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Australia and NZ - Weekly Prospects 14 Apr 2008

(See attached file: AusNZ_weekly_14Apr08.pdf)

* Last week's Australian economic data had a weak tone, with the pace of employment growth easing, residential building approvals flat, and both business and consumer confidence sliding. This strengthens the recent evidence that growth in domestic demand has peaked. Similarly, this week is likely to see more modest growth in the number of home loans in February, partly owing to the RBA's rate hike early in the month. This week also sees further RBA action, with the April Board meeting minutes released on Tuesday, just before Governor Glenn Stevens speaks in Canberra. The minutes should not contain any surprises, given that the RBA's 'on-hold' decision earlier this month was well telegraphed and fully anticipated.

* In New Zealand, the economic calendar was barren last week. RBNZ Governor Alan Bollard attempted, though, to restore market confidence, encouraging banks and businesses to avoid over-reacting to the economic downturn. Bollard also said that, even though economic growth will moderate, upside pressure on inflation persists. The comments were made ahead of the 1Q CPI print (Tuesday), which will likely show annual headline moving up from 3.2% in 4Q to 3.4%. With annual headline inflation still hovering above the central bank's 1-3% target range, we expect the RBNZ to leave the cash rate at a record high 8.25% at least until 2009.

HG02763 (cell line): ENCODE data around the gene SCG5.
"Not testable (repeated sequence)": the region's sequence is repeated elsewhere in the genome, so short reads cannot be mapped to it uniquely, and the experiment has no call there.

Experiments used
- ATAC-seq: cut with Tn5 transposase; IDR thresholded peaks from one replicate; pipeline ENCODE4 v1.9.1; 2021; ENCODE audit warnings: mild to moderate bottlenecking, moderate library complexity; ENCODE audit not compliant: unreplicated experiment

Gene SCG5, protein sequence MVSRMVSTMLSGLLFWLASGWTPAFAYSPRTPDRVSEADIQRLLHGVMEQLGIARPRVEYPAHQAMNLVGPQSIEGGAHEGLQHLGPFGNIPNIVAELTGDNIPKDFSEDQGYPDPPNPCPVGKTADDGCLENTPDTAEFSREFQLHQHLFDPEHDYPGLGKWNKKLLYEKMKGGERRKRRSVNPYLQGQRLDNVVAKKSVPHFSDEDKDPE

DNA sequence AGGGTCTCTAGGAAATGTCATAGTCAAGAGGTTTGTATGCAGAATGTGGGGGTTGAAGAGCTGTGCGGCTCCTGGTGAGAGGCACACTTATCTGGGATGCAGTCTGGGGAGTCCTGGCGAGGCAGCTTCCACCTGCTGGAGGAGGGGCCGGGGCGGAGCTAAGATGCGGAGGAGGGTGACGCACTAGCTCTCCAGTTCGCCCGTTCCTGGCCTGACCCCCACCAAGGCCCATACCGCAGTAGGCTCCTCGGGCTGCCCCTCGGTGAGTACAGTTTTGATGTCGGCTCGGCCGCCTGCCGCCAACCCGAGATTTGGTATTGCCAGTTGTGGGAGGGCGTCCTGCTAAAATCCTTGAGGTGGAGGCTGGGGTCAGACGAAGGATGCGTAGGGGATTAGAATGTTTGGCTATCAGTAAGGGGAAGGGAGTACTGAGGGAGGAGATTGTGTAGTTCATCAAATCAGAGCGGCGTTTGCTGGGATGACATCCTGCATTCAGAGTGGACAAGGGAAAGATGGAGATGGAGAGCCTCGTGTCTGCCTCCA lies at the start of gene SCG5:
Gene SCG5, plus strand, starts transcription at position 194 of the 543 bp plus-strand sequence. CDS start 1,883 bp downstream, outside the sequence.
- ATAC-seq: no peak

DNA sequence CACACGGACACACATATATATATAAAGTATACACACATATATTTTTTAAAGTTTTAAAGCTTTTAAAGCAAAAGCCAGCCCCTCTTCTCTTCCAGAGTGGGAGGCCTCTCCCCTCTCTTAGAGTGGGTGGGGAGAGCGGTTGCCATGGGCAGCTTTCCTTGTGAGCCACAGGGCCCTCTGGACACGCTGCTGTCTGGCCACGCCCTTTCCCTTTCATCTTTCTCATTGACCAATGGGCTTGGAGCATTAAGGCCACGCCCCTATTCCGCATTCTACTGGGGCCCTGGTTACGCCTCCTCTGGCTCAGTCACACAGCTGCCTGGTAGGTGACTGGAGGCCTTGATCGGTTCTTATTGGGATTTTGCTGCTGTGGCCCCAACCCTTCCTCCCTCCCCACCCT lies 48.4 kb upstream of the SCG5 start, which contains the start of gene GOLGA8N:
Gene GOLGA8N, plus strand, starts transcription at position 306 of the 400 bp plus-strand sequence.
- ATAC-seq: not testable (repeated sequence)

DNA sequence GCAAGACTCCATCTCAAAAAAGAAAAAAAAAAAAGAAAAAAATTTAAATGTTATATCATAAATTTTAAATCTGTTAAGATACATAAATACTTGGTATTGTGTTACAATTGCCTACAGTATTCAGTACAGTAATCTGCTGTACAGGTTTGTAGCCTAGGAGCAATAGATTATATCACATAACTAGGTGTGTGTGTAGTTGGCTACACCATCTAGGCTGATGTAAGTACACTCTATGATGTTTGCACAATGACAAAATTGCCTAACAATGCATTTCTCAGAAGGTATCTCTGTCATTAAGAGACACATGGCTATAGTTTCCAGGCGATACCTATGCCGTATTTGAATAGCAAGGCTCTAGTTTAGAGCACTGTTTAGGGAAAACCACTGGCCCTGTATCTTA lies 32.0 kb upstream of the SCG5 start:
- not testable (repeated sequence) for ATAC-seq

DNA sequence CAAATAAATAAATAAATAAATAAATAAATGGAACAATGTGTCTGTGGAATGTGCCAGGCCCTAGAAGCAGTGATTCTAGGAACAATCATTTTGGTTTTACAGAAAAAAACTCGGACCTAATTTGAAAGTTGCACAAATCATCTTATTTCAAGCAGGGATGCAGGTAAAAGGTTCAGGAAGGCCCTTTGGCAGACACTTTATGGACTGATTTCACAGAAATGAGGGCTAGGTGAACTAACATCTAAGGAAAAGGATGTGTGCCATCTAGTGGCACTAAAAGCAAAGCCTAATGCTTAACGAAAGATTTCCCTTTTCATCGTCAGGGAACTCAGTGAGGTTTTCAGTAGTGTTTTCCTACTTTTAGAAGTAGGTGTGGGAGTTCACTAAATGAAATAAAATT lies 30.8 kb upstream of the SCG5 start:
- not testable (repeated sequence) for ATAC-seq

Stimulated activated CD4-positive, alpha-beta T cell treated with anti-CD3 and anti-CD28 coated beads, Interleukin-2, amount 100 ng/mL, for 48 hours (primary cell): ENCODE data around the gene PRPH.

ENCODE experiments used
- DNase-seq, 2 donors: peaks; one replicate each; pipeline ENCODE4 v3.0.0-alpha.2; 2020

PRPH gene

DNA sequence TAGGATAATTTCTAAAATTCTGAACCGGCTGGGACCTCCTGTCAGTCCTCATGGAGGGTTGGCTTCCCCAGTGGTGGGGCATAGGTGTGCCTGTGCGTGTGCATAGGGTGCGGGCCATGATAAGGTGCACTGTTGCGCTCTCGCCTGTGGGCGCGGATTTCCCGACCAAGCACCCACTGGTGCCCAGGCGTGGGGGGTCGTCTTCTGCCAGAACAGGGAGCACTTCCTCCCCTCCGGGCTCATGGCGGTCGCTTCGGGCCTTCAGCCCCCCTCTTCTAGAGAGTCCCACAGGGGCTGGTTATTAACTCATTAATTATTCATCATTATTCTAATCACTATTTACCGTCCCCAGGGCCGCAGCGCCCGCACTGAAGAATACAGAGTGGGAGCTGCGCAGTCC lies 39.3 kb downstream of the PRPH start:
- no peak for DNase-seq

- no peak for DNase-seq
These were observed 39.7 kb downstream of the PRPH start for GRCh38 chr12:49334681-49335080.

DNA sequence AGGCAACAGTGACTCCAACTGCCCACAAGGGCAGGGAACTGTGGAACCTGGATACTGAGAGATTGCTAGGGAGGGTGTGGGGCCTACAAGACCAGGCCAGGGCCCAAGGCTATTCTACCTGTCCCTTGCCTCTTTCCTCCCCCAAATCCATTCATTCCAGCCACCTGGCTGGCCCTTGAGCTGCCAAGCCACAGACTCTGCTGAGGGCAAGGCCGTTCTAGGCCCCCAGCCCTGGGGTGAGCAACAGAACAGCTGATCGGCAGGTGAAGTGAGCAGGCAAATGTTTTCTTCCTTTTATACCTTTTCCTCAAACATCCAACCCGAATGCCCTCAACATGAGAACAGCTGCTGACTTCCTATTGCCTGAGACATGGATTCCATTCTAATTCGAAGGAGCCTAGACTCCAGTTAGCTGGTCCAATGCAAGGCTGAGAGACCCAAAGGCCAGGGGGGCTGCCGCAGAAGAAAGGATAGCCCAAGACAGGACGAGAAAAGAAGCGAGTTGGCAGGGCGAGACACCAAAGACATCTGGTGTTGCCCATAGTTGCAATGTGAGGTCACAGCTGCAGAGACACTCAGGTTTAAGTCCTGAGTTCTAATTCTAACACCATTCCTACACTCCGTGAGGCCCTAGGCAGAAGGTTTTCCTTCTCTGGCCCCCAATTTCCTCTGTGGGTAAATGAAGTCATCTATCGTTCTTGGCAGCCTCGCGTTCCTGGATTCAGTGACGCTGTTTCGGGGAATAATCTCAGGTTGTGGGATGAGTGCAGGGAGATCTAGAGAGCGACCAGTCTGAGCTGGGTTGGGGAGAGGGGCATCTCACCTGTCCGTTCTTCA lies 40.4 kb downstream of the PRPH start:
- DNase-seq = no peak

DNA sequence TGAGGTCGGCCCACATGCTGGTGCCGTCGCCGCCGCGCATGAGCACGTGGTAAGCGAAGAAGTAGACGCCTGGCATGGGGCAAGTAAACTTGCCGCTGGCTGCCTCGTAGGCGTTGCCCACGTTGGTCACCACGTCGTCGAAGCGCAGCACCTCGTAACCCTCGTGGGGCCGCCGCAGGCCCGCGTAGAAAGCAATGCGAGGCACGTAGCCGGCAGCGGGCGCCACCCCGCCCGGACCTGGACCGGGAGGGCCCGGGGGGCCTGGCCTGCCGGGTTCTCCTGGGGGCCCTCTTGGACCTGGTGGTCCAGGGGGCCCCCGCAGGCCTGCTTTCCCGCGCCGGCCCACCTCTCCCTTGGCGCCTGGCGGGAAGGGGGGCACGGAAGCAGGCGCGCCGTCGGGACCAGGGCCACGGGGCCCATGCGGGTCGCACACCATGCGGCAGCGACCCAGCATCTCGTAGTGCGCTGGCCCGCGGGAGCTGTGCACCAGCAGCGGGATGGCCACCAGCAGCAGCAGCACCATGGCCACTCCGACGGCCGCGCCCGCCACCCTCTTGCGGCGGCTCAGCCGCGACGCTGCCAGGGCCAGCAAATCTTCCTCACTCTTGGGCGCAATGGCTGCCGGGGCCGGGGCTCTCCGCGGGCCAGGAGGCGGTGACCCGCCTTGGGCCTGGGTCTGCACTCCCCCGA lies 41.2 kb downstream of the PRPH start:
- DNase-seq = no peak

* The immediate threat to the global economy comes from tightening credit conditions and a US recession. More than six months into the crisis, funding pressures in interbank lending markets persist. In the US at least, the losses generated by poor credit decisions in the subprime mortgage and leveraged loan markets are set to be magnified by the traditional deterioration in credit quality that accompanies a slide into recession. Reflecting the growing concern in official quarters, the IMF's Financial Stability Report and the FOMC's March minutes each delivered a very downbeat outlook with heightened downside risks. The IMF went so far as to describe America's mortgage crisis as the "largest financial shock since the Great Depression."

* Alongside this risk stand emerging market economies, which continue to generate strong growth that is helping fuel the rise in inflation. For a number of years, we have emphasized the powerful reflationary forces in place across the globe, reflecting the interaction of strong emerging market demand, deteriorating industrial world potential growth, and easy money. This combination has produced five years of sustained above-trend growth. It has also generated large relative movements in global goods and asset prices—notably the rise in commodity prices and the decline in the dollar. Global utilization rates moved rapidly higher in this environment, ending last year at their highest levels since the late 1970s. Recent releases suggest these developments are pushing global consumer price inflation to levels last recorded before the Asian crisis. These pressures appear most intense in the emerging market economies.


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